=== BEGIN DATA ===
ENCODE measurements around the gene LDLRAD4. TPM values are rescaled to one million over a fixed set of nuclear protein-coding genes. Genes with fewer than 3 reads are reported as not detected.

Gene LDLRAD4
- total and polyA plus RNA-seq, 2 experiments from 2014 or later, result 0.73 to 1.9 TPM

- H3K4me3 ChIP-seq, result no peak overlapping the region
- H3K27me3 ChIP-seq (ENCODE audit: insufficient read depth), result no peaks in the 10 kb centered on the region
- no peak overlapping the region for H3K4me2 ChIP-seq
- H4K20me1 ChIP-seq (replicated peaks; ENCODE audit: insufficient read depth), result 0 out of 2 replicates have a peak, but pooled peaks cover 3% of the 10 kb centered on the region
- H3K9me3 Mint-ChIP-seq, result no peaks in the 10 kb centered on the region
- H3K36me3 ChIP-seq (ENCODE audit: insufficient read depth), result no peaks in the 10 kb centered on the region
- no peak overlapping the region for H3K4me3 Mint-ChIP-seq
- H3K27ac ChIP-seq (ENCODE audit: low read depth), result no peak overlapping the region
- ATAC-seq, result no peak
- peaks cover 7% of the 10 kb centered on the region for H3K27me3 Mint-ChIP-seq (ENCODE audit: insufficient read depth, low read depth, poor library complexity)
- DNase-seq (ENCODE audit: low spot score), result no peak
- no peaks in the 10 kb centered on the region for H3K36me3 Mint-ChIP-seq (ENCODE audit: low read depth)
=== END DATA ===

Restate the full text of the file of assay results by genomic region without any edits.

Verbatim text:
ENCODE measurements around the gene LDLRAD4. TPM values are rescaled to one million over a fixed set of nuclear protein-coding genes. Genes with fewer than 3 reads are reported as not detected.

Gene LDLRAD4
- total and polyA plus RNA-seq, 2 experiments from 2014 or later, result 0.73 to 1.9 TPM

- H3K4me3 ChIP-seq, result no peak overlapping the region
- H3K27me3 ChIP-seq (ENCODE audit: insufficient read depth), result no peaks in the 10 kb centered on the region
- no peak overlapping the region for H3K4me2 ChIP-seq
- H4K20me1 ChIP-seq (replicated peaks; ENCODE audit: insufficient read depth), result 0 out of 2 replicates have a peak, but pooled peaks cover 3% of the 10 kb centered on the region
- H3K9me3 Mint-ChIP-seq, result no peaks in the 10 kb centered on the region
- H3K36me3 ChIP-seq (ENCODE audit: insufficient read depth), result no peaks in the 10 kb centered on the region
- no peak overlapping the region for H3K4me3 Mint-ChIP-seq
- H3K27ac ChIP-seq (ENCODE audit: low read depth), result no peak overlapping the region
- ATAC-seq, result no peak
- peaks cover 7% of the 10 kb centered on the region for H3K27me3 Mint-ChIP-seq (ENCODE audit: insufficient read depth, low read depth, poor library complexity)
- DNase-seq (ENCODE audit: low spot score), result no peak
- no peaks in the 10 kb centered on the region for H3K36me3 Mint-ChIP-seq (ENCODE audit: low read depth)